“Oh, I could” she mumbled but her words got lost behind the muffle of the bike. I continued to focus on that teenage boy behind the counter with his indifferent glare. What was I thinking, looking for cheese fries? Maybe I was going about this all wrong. Life is not a checklist. Still, I decided that I must carry on.

And that’s when I saw it! A car sitting still in the middle of the highway between north and south bound traffic. Its lights were off. A gold star painted on the car’s white door twinkled while catching the sun’s glare.

“Hey, May, why don’t we see what this baby can do!”

She revved up the engine, and I glanced at the speedometer as it read 98 mph as we passed the cop car. Sure enough, the police officer, presumably giddy after spotting someone speeding, raced after us, turning the sirens on loud. The siren’s pitch fell flat in the empty valley. May pulled over, not the least bit flustered. I sat with uncontained anticipation, even more than when I had walked into the run down, disappointment of a restaurant. I thought for sure this was one of those fated signs that make you feel small and hopeful.

May lowered her sunglasses at the officer.

“Miss, do you know fast you were going?” he asked in a stern voice. His uniform hung tightly on his belly. He had a handsome face, with the dark-featured look of a young Marlon Brando.

“Oh for god’s sake, we’re in the middle of nowhere,” she said. “I haven’t seen another car in thirty minutes.”

“Miss, I’m going to need to see your license and registration.”

She stares at him without speaking. “For god’s sake, officer,” she repeated, “I left it at home.”

“And where is that?”

“In Montana.”

While May gave the young man her information, I sat quietly in the back. I wanted to ask if he had children that he would cut off a leg and arm for. I wanted to know if he was a man of literature or collected old records or stopped working his work shift to watch the orange tempestuous hues of the sunset.

“I’m sorry miss but I need that license. I am going to have to right up two tickets. Consider yourself lucky. I could be writing you up for three, seeing as you’ve crossed state lines.”


You know what most people mutter under their breaths? Well, May says them aloud. I swear, she scared the shit out of that goody two shoes, play by the rules, son of a bitch.

“I hope your grandmother’s dead and gone,” she remarked. “I hope she’s in heaven, watching you write up two elderly, law-abiding, tax paying citizens for having a little fun. For feeling the breeze and not harming a single soul in the process. I hope she’s watching.” He gave us the tickets real quick to quiet May up, and sped toward Wyoming, getting home quicker than we came. Saying goodbye, I gave May a kiss on the cheek and realized we did not say much at all on our excursion.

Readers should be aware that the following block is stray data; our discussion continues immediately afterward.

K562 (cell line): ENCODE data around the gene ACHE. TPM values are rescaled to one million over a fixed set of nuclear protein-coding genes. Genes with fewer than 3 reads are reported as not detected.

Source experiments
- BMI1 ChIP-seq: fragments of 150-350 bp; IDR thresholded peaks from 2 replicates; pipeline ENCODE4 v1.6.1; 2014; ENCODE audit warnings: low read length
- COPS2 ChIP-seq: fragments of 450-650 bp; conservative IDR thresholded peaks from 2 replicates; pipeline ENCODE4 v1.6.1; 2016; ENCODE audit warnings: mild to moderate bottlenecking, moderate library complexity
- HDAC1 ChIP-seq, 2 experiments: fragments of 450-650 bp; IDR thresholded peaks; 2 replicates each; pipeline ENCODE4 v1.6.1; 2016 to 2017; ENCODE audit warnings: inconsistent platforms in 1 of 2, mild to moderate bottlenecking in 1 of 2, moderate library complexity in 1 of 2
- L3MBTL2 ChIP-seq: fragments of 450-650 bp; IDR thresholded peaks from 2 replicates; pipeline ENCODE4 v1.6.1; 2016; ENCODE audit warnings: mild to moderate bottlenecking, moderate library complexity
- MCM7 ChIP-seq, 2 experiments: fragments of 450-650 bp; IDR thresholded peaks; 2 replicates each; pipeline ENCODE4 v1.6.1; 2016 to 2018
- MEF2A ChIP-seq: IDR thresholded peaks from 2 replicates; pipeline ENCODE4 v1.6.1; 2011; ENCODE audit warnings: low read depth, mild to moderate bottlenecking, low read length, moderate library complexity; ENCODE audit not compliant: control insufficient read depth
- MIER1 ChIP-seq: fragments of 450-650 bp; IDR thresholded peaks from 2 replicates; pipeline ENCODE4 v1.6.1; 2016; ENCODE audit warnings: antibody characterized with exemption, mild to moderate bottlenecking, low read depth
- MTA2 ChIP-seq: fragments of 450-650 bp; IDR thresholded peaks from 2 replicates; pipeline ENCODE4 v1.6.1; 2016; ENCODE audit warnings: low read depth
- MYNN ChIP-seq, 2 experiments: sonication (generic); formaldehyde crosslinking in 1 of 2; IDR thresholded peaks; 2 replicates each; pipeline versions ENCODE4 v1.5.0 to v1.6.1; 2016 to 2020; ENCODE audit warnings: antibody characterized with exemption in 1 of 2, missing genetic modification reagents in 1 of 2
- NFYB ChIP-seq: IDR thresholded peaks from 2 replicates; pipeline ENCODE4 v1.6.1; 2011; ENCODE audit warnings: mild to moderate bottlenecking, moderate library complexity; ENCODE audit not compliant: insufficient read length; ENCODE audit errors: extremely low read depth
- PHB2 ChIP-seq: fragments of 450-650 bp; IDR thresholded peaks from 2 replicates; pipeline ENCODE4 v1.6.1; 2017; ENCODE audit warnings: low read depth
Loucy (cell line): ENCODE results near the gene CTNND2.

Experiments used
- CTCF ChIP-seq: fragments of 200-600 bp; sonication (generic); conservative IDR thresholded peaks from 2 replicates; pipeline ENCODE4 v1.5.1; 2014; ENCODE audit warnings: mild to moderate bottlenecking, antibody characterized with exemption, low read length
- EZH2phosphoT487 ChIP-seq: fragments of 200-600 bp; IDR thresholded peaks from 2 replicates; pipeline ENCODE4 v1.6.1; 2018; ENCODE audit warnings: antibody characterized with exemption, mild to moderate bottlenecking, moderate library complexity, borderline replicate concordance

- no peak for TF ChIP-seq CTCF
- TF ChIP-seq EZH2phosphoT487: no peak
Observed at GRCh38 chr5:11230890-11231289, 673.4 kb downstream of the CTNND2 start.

“Hey May,” I call to her from my porch, “Remember when we met behind the bleachers at high school football games? Remember those awful boys we had crushes on?”

“I sure do. I can’t believe it took us so long to realize how tiring it was to listen to those boy’s horrible jokes. Finally, we realized our nights were better spent inside painting our nails and listening to beach boy records.”

As I watched May leave, I realized no one can come close to someone whom you’ve known your whole life. To someone whom you see and the smell of nail polish resonates. To someone who knows your mother and your family’s only dog. To someone who knows that deep down, you’ve always wanted to be a musician even though you’ve never picked up an instrument. To someone who knows and understands and will remember.

I waved to her as she rode off in the dark ahead, and I sat on my porch enveloped in the silence that follows me most days. Night had fallen. It’s the kind of night so dark a light bulb is only glimmer, so silent the crickets make a melody, so cold that no one would know its summer.

“Goodbye May,” I whispered to myself knowing she is long gone. Sure, the trip was a bust. No cheese fries. No respectable cop. As for the best piece of literature, I would definitely have to say it would be this one. Its really okay, though because you know what? Not once did I feel like I was dying and that’s the hardest way to go out.

Author bio:

Sally Weigel currently lives in Chicago, IL where she spends her time as a student, hoping to disprove her parent's theory that a bachelor's degree in English will leave her unemployed. While in the city, she enjoys reading Nelson Algren, brushing her teeth, and riding her bike. Her most recent work has been published with Unlikely 2.0 and Apt.

No comments: